Emanuel Carnevali in Italy and America
A Poet "Out of Doors"
"The first Italian writer to make a significant, if short-lived, impact on modern American poetry.”
1:45 pm Coffee
2:00 pm Barbara Faedda (Acting Director, Italian Academy): Introduction
2:15 pm Robert Viscusi (Brooklyn College):
Emanuel Carnevali in the context of American poetry and immigrant poetry
2:45 pm Barbara Carnevali (Ecole des Hautes Etudes en Sciences Sociales):
Family history and the recovery of papers in Chicago
3:00 pm Franco Buffoni (Università di Cassino):
On Carnevali’s poetry
3:30 pm Achille Varzi (Columbia):
All the shadows / whisper of the sun
Immigrant poet Emanuel Carnevali (1897–1942) “became the first Italian writer to make a significant, if short-lived, impact on modern American poetry,” says critic Dana Gioia. In his poetry and prose, Carnevali prized immediacy of expression and vivid depictions of suffering. Born in Florence, he immigrated to the U.S. just before World War I; he held a series of menial jobs in New York City before joining literary circles whose ranks included William Carlos Williams, Kay Boyle, Lola Ridge, and Robert McAlmon. While Carnevali rose to prominence partly by criticizing older, established poets including William Carlos Williams and Ezra Pound, still Williams praised Carnevali for being “wide, Wide, WIDE open. He is out of doors. He does not look through a window.” Scholar Dennis Barone argues that “Carnevali remains an almost mythological figure. He and his work resist categorization, as he had a conflictual relationship with so many things: Modernism, America, and Italy among them.”
In 1919 Carnevali became associate editor of Poetry, a magazine – established in Chicago in 1912 by Harriet Monroe during the Chicago Renaissance – that published early works by T.S. Eliot, H.D., Robert Frost, Langston Hughes, Edna St. Vincent Millay and others. Carnevali held the position for only six months: while in Chicago, he became seriously ill with encephalitis lethargica, which caused him to shake uncontrollably. He was hospitalized and eventually returned to Italy, where he kept up correspondence with Williams and Boyle until his death in 1942.
Carnevali’s collections frequently include selections from his poetry, prose, and criticism. A Hurried Man (1925) was the only volume published during his lifetime; posthumous collections include The Autobiography of Emanuel Carnevali (1967; compiled and introduced by Kay Boyle), Fireflies (1970), and Furnished Rooms (2006, edited by Dennis Barone).
Franco Buffoni, born in Gallarate (Varese) in 1948, is a full-time professor of Comparative Literature at the Università di Cassino. A poet and translator, Buffoni has published several collections of poems, and from 1989 onwards he has directed the journal of theory and practice of poetic translation, Testo a Fronte. In 1999, he published a large collection of translations of English poetry entitled Songs of Spring. Buffoni has been published in several anthologies of contemporary Italian poetry, and is the recipient of various literary prizes, including the Premio Sandro Penna (1991), Premio Montale (1997), and the Premio Mondello (1999). His poems have been translated into Dutch, English, French, German, and Spanish.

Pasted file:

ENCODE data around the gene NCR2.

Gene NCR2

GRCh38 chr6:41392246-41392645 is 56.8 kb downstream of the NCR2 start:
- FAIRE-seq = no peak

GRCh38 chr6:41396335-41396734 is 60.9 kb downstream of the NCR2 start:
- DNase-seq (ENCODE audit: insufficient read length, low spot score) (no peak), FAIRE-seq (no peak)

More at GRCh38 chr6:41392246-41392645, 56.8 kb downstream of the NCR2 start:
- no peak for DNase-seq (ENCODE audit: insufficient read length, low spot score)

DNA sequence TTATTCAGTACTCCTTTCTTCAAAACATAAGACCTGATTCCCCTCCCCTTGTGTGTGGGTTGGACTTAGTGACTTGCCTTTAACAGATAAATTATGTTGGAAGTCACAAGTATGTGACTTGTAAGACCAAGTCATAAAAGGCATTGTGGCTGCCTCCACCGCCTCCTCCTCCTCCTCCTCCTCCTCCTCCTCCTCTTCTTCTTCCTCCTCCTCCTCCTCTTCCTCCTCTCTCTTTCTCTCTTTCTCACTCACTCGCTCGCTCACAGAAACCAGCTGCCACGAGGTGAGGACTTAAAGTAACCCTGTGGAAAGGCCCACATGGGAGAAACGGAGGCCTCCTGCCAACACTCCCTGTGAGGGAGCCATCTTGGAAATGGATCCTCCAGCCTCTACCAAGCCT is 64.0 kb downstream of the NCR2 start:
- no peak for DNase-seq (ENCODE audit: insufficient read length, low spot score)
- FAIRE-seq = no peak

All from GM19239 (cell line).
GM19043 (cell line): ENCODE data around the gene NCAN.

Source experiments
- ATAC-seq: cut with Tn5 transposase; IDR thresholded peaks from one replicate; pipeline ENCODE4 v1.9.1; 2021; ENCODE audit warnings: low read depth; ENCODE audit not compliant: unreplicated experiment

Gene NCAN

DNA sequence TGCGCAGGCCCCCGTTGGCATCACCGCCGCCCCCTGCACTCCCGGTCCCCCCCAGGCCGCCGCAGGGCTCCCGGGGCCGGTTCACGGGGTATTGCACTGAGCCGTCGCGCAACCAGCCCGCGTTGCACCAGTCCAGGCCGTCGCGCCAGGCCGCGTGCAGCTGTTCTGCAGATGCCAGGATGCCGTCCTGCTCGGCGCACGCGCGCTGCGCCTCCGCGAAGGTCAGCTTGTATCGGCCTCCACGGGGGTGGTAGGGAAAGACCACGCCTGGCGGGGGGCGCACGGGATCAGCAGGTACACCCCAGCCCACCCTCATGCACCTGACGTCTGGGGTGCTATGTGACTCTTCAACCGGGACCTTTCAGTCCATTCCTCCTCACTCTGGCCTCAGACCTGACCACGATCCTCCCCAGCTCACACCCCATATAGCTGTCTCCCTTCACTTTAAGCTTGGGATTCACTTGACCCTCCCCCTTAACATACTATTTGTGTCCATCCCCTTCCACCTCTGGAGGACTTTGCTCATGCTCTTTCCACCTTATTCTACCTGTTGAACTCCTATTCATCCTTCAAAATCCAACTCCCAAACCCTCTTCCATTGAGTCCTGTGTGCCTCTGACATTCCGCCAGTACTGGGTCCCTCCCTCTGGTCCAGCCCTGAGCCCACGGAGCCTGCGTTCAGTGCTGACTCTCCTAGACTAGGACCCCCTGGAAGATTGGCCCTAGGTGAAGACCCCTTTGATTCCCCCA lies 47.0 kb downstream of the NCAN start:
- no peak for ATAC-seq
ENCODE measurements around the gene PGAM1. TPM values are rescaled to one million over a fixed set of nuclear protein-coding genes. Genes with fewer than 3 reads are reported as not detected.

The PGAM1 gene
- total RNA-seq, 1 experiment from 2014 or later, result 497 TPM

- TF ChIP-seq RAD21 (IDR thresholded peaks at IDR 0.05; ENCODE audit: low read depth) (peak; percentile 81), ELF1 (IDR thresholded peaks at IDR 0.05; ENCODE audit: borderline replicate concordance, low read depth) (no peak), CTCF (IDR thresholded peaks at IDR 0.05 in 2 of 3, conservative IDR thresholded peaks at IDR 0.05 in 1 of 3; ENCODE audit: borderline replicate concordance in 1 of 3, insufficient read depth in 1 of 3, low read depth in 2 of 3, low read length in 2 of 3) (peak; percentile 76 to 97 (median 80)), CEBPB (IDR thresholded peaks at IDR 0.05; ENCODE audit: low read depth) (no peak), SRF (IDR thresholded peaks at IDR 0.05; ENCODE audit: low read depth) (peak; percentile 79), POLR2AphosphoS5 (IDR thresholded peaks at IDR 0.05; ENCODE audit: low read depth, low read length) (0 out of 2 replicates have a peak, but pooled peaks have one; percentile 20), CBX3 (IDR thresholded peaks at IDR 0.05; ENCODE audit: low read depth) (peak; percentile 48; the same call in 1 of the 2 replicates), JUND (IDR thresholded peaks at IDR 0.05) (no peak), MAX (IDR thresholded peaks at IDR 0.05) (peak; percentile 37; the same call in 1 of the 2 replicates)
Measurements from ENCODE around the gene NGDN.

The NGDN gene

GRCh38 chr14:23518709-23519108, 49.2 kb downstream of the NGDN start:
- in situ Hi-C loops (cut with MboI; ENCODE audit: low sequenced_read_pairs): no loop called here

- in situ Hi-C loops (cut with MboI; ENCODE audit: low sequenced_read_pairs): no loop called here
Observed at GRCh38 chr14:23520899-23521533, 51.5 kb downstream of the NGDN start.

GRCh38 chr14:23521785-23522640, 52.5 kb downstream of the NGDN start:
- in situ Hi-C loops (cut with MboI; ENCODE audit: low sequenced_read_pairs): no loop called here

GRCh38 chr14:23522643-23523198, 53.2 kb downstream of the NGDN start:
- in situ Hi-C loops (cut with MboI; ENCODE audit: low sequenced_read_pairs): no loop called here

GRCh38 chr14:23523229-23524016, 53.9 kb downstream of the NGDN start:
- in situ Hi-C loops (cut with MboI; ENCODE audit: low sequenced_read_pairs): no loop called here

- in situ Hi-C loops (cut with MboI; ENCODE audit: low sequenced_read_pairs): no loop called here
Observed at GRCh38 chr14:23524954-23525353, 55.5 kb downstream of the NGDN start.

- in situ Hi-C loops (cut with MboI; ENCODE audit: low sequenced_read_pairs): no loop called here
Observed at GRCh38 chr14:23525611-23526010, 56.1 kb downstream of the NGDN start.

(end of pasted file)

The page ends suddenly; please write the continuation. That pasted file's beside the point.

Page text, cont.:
Barbara Carnevali, a relative of Emanuel Carnevali, received her Ph.D. in Philosophy with Honors from the Università di Urbino in Italy, and her M.A. in Philosophy with Honors from the Scuola Normale di Pisa. She has served as faculty at Università del Piemonte Orientale, and, currently, is Maître de conférences at École des Hautes Études en Sciences Sociales (EHESS).
Achille Varzi is Professor of Philosophy at Columbia University. A graduate of the University of Trento (Italy), he received his Ph.D. in philosophy from the University of Toronto (Canada). His main research interests are in logic, metaphysics, and the philosophy of language. He is an editor of The Journal of Philosophy, a subject editor of the Stanford Encyclopedia of Philosophy, and an associate or advisory editor of several philosophy journals in the USA and in Europe. He also writes for the general public and contributes regularly to several Italian newspapers. For a list of his books and other publications, please see his personal page at http://www.columbia.edu/~av72.
Robert Viscusi is Professor of English and executive officer of the Wolfe Institute for the Humanities at Brooklyn College. The author of seven books and many scholarly articles, Viscusi has won an American Book award for his novel Astoria, the Premio Giuseppe Acerbi for his book Buried Caesars and Other Secrets of Italian American Writing, and the Brooklyn College Faculty Creative Writing Award for his poem Ellis Island. Viscusi is the editor of the American edition of Francesco Durante’s anthology Italoamericana: Literature of the Great Migration, 1880-1943 (Fordham, 2014). Ellis Island is published in English by Bordighera Press, New York, and in a bilingual Italian/English edition by abrigliasciolta editore, Varese.